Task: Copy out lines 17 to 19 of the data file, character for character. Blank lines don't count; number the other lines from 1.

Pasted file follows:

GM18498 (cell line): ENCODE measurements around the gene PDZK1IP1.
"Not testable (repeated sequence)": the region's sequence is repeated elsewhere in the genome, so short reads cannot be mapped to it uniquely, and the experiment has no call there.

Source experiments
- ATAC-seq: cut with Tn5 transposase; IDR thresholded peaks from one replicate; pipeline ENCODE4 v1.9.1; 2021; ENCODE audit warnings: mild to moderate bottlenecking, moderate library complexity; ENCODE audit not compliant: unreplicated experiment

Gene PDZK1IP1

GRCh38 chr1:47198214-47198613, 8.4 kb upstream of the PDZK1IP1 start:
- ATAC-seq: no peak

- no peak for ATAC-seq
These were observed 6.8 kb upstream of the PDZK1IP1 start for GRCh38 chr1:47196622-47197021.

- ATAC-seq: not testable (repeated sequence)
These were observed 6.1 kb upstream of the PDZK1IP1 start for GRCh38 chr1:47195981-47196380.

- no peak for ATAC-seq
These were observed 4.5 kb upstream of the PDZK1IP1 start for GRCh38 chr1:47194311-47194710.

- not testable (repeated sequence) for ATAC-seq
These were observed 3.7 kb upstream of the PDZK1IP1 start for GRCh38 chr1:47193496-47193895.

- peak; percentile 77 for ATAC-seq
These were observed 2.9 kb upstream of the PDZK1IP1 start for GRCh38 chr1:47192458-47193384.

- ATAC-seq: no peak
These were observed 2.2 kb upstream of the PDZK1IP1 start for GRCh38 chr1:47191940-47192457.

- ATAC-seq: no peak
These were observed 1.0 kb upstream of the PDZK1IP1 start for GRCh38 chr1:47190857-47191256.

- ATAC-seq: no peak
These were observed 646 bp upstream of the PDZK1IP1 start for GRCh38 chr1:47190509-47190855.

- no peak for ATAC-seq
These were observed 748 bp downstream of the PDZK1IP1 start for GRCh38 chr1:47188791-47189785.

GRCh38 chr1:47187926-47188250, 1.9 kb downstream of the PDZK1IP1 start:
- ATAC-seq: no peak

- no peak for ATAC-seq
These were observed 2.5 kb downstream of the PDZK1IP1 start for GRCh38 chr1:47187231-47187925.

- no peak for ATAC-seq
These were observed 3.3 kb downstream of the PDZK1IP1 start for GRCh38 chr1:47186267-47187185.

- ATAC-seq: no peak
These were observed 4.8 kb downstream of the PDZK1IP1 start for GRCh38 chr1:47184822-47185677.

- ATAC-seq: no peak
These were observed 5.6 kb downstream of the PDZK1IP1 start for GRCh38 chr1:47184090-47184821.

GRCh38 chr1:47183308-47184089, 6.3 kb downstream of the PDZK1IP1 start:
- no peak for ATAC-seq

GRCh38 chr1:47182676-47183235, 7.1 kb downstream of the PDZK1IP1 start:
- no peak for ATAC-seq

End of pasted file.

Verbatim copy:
These were observed 2.9 kb upstream of the PDZK1IP1 start for GRCh38 chr1:47192458-47193384.

- ATAC-seq: no peak
These were observed 2.2 kb upstream of the PDZK1IP1 start for GRCh38 chr1:47191940-47192457.